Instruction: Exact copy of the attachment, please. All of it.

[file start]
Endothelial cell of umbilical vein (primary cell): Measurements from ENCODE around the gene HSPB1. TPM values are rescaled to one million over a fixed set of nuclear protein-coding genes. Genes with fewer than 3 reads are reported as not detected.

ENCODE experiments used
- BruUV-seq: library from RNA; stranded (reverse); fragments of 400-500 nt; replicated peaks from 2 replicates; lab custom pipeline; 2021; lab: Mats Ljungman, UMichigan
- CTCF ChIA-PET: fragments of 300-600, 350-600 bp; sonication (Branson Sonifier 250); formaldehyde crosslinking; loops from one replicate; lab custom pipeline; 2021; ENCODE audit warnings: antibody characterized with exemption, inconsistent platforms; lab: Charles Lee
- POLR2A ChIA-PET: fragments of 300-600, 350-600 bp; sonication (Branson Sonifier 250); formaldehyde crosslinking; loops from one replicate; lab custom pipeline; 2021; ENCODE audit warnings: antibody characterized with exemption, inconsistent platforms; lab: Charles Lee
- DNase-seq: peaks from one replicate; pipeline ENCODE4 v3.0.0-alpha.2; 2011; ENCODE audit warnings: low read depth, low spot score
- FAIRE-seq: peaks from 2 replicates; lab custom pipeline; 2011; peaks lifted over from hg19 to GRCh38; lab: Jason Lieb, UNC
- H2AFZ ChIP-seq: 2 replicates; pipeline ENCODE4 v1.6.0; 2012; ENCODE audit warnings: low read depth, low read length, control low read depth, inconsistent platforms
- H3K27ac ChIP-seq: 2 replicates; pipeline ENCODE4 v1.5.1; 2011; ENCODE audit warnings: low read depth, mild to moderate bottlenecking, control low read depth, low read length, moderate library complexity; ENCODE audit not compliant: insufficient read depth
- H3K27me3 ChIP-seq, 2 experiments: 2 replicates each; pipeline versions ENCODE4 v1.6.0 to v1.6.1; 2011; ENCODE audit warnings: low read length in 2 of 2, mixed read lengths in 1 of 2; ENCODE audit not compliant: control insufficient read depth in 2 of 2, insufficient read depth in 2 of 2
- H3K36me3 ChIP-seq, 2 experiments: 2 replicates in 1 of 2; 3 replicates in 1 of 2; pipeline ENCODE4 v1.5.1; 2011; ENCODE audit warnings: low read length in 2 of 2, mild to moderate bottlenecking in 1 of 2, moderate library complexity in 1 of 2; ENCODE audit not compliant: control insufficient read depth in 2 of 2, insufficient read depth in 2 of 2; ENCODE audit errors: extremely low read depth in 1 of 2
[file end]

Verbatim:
Endothelial cell of umbilical vein (primary cell): Measurements from ENCODE around the gene HSPB1. TPM values are rescaled to one million over a fixed set of nuclear protein-coding genes. Genes with fewer than 3 reads are reported as not detected.

ENCODE experiments used
- BruUV-seq: library from RNA; stranded (reverse); fragments of 400-500 nt; replicated peaks from 2 replicates; lab custom pipeline; 2021; lab: Mats Ljungman, UMichigan
- CTCF ChIA-PET: fragments of 300-600, 350-600 bp; sonication (Branson Sonifier 250); formaldehyde crosslinking; loops from one replicate; lab custom pipeline; 2021; ENCODE audit warnings: antibody characterized with exemption, inconsistent platforms; lab: Charles Lee
- POLR2A ChIA-PET: fragments of 300-600, 350-600 bp; sonication (Branson Sonifier 250); formaldehyde crosslinking; loops from one replicate; lab custom pipeline; 2021; ENCODE audit warnings: antibody characterized with exemption, inconsistent platforms; lab: Charles Lee
- DNase-seq: peaks from one replicate; pipeline ENCODE4 v3.0.0-alpha.2; 2011; ENCODE audit warnings: low read depth, low spot score
- FAIRE-seq: peaks from 2 replicates; lab custom pipeline; 2011; peaks lifted over from hg19 to GRCh38; lab: Jason Lieb, UNC
- H2AFZ ChIP-seq: 2 replicates; pipeline ENCODE4 v1.6.0; 2012; ENCODE audit warnings: low read depth, low read length, control low read depth, inconsistent platforms
- H3K27ac ChIP-seq: 2 replicates; pipeline ENCODE4 v1.5.1; 2011; ENCODE audit warnings: low read depth, mild to moderate bottlenecking, control low read depth, low read length, moderate library complexity; ENCODE audit not compliant: insufficient read depth
- H3K27me3 ChIP-seq, 2 experiments: 2 replicates each; pipeline versions ENCODE4 v1.6.0 to v1.6.1; 2011; ENCODE audit warnings: low read length in 2 of 2, mixed read lengths in 1 of 2; ENCODE audit not compliant: control insufficient read depth in 2 of 2, insufficient read depth in 2 of 2
- H3K36me3 ChIP-seq, 2 experiments: 2 replicates in 1 of 2; 3 replicates in 1 of 2; pipeline ENCODE4 v1.5.1; 2011; ENCODE audit warnings: low read length in 2 of 2, mild to moderate bottlenecking in 1 of 2, moderate library complexity in 1 of 2; ENCODE audit not compliant: control insufficient read depth in 2 of 2, insufficient read depth in 2 of 2; ENCODE audit errors: extremely low read depth in 1 of 2